So you have this great business idea and you’ve decided to quit your job and invest all your time and money in it. It all seems good in theory, but how can you be sure that people will actually buy your product? The answer is you can’t - but if you learn how to use prototyping and MVPs, you can at least get a hunch. We had three MVP pros come by to talk to us about how to prototype your idea into a business.
MVP stands for Minimum Viable Product, which basically means the smallest possible thing you can build to be able to collect valuable information from your customers in order to iterate the design process.
- My first MVP was a sketch on a paper, a small mockup, just to get a feeling of what my product could look like and how it could behave, says Lycke von Schantz, founder and CEO of the bike seat company Påhoj. I then went on to making a physical prototype - I took apart bike seats and put them together again in different ways. It looked awful, but MVPs don’t have to be beautiful. The first prototype is just to test your idea. Finally, I went to a metal smith who helped me put together a more realistic prototype. He also gave me valuable insights on the production process and if my ideas were realistic or not.
But an MVP doesn’t have to be a physical product, it might just as well be a short movie that can help answer the question: would anyone buy my product? The most important thing is to find a way to get feedback from the users. Create some content around it and share it on social media - build a community as early as possible and involve them in the process to design the product based on your users’ needs, rather than your assumptions. Once you have a proof of concept, it’s a lot easier to get investors’ attention.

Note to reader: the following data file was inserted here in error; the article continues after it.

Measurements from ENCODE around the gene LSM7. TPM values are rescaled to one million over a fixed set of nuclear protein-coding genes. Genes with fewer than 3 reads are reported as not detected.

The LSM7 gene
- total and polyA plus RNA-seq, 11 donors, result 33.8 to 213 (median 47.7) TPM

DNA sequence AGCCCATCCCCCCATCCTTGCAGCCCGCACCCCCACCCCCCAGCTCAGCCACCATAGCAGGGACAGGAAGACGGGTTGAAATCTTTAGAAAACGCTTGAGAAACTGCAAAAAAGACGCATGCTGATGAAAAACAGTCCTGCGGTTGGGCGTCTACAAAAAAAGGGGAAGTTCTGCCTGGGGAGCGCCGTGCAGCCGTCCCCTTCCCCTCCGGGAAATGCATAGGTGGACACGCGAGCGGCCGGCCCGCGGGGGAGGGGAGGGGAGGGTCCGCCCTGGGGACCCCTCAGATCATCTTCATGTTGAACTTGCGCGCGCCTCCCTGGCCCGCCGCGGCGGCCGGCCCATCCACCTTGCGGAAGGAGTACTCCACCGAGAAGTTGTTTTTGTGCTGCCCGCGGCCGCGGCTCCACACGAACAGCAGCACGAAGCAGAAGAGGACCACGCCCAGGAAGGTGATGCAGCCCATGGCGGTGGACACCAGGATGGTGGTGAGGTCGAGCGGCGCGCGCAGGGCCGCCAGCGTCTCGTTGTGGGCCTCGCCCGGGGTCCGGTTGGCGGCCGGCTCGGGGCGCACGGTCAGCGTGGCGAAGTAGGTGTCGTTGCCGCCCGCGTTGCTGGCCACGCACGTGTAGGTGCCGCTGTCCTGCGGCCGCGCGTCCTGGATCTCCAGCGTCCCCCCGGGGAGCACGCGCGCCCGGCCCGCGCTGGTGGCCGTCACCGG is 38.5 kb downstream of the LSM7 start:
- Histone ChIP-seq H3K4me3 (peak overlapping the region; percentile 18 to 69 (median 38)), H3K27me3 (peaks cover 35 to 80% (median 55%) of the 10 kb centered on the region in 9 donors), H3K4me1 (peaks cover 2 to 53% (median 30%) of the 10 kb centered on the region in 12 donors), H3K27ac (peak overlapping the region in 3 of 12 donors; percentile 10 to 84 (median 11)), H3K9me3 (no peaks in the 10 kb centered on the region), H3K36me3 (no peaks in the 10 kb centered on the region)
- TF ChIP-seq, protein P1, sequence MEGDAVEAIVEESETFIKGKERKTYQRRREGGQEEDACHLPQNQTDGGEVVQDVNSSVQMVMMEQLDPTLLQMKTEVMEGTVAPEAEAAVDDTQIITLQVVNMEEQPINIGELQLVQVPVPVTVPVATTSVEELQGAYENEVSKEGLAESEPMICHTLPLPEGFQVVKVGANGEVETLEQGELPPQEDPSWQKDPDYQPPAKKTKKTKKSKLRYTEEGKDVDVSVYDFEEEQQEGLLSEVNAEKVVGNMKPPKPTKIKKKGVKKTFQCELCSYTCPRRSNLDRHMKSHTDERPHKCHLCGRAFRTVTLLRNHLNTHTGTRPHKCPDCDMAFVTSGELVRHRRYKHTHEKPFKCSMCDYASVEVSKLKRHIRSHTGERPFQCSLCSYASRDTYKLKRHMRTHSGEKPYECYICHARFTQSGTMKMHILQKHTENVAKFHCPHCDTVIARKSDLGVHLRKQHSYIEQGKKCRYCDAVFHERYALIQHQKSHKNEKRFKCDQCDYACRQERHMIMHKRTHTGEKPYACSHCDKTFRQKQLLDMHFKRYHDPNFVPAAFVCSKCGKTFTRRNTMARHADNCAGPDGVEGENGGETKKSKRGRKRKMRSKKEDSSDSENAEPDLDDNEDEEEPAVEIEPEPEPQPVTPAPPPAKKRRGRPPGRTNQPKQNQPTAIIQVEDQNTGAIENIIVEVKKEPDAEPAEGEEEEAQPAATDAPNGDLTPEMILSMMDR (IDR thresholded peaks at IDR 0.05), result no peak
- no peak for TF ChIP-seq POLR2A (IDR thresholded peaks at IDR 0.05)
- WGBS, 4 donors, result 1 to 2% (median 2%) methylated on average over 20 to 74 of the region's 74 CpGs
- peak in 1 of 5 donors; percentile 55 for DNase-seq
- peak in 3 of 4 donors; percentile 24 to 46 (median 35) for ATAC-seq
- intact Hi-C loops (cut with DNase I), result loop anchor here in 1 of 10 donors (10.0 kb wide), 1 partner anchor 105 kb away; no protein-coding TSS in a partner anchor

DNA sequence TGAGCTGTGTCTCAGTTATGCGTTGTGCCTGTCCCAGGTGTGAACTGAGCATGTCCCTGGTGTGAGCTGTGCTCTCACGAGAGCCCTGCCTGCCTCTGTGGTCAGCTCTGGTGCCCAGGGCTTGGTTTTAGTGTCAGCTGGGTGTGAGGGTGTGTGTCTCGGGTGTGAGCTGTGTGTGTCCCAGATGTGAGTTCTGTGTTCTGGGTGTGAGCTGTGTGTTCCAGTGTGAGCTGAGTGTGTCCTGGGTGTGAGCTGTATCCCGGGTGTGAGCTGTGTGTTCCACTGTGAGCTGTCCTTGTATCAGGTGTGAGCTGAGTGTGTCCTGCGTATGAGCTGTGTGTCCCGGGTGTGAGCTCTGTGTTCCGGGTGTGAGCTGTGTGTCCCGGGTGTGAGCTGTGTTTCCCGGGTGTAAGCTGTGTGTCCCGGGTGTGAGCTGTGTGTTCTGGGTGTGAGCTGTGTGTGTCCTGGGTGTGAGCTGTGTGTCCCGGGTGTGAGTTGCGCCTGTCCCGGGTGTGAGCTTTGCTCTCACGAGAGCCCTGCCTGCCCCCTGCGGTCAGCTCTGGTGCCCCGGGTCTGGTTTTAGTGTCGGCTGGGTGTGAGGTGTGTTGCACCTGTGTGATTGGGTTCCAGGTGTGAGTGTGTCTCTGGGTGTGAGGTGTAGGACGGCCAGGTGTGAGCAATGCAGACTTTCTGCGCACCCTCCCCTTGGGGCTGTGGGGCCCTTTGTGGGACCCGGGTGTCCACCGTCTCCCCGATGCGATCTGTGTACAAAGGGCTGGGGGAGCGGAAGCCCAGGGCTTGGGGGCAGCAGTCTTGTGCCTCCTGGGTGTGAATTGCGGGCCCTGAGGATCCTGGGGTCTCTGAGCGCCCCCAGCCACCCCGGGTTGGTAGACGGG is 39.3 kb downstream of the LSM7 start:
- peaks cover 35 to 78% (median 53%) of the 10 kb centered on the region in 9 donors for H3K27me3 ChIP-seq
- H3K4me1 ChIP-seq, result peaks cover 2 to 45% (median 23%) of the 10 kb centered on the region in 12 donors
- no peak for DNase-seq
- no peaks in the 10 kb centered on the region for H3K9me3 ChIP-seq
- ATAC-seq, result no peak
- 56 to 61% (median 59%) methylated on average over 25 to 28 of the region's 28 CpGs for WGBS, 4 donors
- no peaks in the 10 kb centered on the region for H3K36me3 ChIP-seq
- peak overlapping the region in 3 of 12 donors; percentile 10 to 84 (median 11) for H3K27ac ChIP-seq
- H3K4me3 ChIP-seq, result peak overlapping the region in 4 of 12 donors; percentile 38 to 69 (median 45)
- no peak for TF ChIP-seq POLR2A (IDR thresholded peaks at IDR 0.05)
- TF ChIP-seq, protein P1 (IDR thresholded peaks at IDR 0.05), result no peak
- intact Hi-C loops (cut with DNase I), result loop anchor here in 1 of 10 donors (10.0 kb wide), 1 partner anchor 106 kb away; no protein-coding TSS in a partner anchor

Marie Ehrndal, interaction designer and content creator at Arduino, says there are three purposes for using prototypes: explore, evaluate or communicate. In turn, there are many different types of prototypes that can help you reach your desired outcome. If the purpose is evaluation, you should have specific questions or hypotheses that you want answered. Let’s say that your product is a board game and you’ve drawn it on a paper, your hypothesis could then be that the players will move in a certain direction.
You will only get an answer to your hypothesis by letting someone test it, and even if your hypothesis was wrong, you will at least know it early enough to make the necessary changes to your product.
"Being an entrepreneur means you must have the courage to try, fail, get feedback and try again", says Kajsa Bengtson, working with new business and innovation at IKEA. "Everyone can come up with ideas and an idea is seldom unique - people tend to identify the same problems - but it’s not the uniqueness of the idea that decides if it will be a success or not, it’s how you present it. The ones who dare to fail are the ones who move faster forward in their entrepreneurship", Kajsa continues.
This event, like all Minc events, was free for anyone to attend. Read more about Minc events right here.
Minc, the startup house of Malmö, help early-stage companies grow to a point where they’re ready to take on the world. Minc hosts Minc Incubator, the award-winning accelerator Fast Track Malmö, a co-working space and a pre-incubator called Startup Labs, where anyone with a scalable business idea can work for free for up to six months. Minc also has a Lounge that’s open for anyone to work and network. Since its inception in 2002, Minc has helped to nurture more than 180 startups, including international success stories such as Orbital Systems, Hövding, and Polar Rose.